Happy Halloween: Best, Worst Candy
We’ve officially kicked off the candy-themed holidays with a big bang – Halloween! If you’re scared by the candy invading your home, office, school and every business you walk into, I understand!
It can be hard to stick with a healthy eating plan when candy is staring you down everywhere you turn.
While it may seem impossible to keep your hand out of the candy jar, it’s not impossible. Read on for some tips on sticking with your plan and which candies are not so spooky.
13 Spook-tacular Tips
• Buy candy the day before Halloween and buy only what you need.
• If you buy candy - buy something you do not like or try lollipops (they are harder to overindulge in!).
• Discard leftovers or donate leftovers to your local church, charity or neighbors and set a specific date to rid of candy.
• Don’t shop for candy when you are hungry.
• Try to give away all of the candy you bought – a good deal for late trick or treaters!
• Try non-food treats such as stickers, pencils, erasers, bracelets or plastic spiders.
• Try healthier treats such as 100-calories packs (crackers, cookies or fruit snacks), juice boxes, microwave popcorn, mini boxes of raisins, sugarless gum, mini packs of baby carrots or peanuts.
• Vow to keep a munch log and record every innocent treat you eat!
• Read the nutrition facts before you empty the bag and throw it away.
• Plan a treat into your day but try to keep it under 150 calories. You can use this as a substitution for your normal treat.
• Vow to walk 10-minutes for every extra treat that you eat.
• Follow the same rules your kids follow – you probably don’t let them indulge in Halloween candy whenever they want!
• Make your dentist proud and brush your teeth after each treat – this will also help signal that you are done with the treats.
Some candy facts are downright scary and others not so much – take a look at my top 5 best and worst picks.
Say no to these candies in the jack-o-lantern (these “snack” sized treats can easily add up to more than a regular candy bar!):
1. Snack Size Twizzlers: 130 calories
2. Snack Size Reese’s Peanut Butter Cup: 110 calories
3. Snack Size Butterfinger: 100 calories
4. Fun Size M&M’s: 100 calories
5. Snack Size Milky Way: 90 calories
Say yes to these candies in the jack-o-lantern in moderation (remember, just because they’re little doesn’t mean they don’t add up!)
1. Mini Tootsie Roll: 13 calories
2. Reese’s Mini Cup: 35 calories
3. Treat Size Box Milk Duds: 40 calories
4. Miniature Box Raisins: 45 calories
5. Treat Size SweetTarts: 50 calories
Have a lot of trick and a little treat this Halloween!
Shauna Schultz, RD
October 31, 2008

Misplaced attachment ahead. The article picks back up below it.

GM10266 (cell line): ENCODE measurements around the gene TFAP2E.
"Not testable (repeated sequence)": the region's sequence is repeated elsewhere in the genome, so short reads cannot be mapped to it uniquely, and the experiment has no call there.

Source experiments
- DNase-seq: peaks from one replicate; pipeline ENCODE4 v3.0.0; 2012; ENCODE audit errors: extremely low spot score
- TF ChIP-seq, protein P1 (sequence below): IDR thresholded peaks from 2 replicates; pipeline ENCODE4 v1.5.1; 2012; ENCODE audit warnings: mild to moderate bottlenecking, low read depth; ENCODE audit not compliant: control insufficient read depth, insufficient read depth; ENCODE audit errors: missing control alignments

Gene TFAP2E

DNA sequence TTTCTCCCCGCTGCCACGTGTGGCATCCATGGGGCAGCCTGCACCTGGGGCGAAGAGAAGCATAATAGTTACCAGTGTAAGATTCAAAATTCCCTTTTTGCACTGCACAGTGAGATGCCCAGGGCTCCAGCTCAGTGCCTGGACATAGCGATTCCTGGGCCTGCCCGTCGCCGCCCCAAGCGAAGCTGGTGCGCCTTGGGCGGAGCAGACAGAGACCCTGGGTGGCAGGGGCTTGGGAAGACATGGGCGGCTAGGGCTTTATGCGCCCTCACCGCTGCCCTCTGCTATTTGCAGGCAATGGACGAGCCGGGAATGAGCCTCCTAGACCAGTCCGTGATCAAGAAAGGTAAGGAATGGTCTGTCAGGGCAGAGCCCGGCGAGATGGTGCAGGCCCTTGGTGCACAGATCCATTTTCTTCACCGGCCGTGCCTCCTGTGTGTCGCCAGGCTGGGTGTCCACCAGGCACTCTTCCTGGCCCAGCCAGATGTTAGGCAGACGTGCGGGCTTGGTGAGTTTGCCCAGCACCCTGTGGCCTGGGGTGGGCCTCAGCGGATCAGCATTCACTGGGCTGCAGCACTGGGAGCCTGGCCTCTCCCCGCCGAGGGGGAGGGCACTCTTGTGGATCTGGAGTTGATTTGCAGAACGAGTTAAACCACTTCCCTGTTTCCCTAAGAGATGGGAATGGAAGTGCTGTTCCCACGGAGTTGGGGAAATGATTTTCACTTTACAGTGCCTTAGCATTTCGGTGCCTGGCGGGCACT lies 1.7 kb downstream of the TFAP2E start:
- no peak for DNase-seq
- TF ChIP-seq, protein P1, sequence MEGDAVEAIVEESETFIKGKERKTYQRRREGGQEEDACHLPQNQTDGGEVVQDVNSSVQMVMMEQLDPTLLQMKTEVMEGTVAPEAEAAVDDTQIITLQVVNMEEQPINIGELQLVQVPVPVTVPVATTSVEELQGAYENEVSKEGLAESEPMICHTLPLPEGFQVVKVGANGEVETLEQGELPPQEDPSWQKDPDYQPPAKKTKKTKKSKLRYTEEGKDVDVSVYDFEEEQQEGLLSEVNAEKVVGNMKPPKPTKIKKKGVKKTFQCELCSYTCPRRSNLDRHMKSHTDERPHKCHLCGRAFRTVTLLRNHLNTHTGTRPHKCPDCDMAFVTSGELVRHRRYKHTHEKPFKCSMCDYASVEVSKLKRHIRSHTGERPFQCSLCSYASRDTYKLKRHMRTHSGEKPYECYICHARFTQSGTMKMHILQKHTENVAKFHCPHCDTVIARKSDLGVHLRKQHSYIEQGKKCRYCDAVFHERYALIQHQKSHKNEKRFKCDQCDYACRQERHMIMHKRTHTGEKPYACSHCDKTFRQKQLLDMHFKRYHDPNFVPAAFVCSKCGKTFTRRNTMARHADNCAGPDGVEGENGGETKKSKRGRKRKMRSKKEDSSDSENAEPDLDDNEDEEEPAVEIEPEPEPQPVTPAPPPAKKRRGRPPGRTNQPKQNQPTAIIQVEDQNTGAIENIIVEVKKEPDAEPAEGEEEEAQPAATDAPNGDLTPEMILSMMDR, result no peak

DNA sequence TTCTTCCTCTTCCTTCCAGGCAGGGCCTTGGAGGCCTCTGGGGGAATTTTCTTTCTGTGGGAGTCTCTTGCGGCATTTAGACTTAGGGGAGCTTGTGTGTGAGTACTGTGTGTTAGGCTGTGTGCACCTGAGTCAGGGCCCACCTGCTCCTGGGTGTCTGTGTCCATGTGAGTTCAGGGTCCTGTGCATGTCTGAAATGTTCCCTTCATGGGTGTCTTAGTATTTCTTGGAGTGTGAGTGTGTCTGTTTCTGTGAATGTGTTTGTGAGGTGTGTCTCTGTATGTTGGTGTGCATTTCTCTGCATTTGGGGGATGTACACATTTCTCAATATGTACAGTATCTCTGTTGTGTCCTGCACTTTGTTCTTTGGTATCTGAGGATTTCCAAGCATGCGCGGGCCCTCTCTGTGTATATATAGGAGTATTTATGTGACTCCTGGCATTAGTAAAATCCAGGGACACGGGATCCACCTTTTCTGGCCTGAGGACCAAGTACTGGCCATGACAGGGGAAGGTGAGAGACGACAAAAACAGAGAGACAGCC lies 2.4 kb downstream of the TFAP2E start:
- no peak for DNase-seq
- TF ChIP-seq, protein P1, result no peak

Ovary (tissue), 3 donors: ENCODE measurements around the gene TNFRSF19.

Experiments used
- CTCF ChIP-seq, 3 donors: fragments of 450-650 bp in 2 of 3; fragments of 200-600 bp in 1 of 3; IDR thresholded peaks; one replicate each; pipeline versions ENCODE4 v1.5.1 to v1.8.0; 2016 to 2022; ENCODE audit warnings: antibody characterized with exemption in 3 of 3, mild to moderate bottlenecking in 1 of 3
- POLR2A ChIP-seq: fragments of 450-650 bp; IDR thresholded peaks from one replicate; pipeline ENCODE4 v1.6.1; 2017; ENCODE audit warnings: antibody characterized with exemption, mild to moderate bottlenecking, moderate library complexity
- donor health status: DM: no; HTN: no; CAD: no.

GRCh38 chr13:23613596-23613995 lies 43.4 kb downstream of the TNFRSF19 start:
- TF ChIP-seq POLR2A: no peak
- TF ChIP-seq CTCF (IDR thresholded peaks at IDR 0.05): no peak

Happy Gluten-Free Halloween!
Halloween is just a few days away and the excitement certainly is growing in my house. But if you have a child who can’t eat gluten you probably are less than thrilled with this holiday.
How do you let them eat candy and make sure it is gluten free, especially when the little mini versions available at Halloween generally do not contain ingredient lists?
You could always forgo trick-or-treating altogether and have a Halloween party instead. If this is considered a “no fun” option in your house than hopefully the following tips will help.
If you haven’t done so already, plan to spend some time at the store parked in front of the Halloween candy display reading ingredient lists. Write down the names of those candies that do not contain any gluten ingredients.
Many candy manufacturers include allergen information on their packaging. However, some allergen information is more helpful than others.
Smarties candy, manufactured by the Ce De Candy Company, states the following on their label, “Smarties contain none of the following common allergens: gluten (from wheat, barley, oats, and rye), milk, egg, fish, Crustacean shellfish, tree nuts, wheat, peanuts, or soybeans.” Now that is what I call helpful allergen labeling!! I will buy this candy just for this statement alone.
If the bags of candy you pick up do not contain all of this helpful information and you are concerned about allergens and cross contact, go online to manufacturer websites to see if they have any information available on allergens and gluten. You can also call manufacturers to discuss their quality control procedures.
There are lists of candy made without gluten-containing ingredients available on line. Google gluten-free Halloween candy and several sites will come up. You will have to judge for yourself how reliable you think the information is.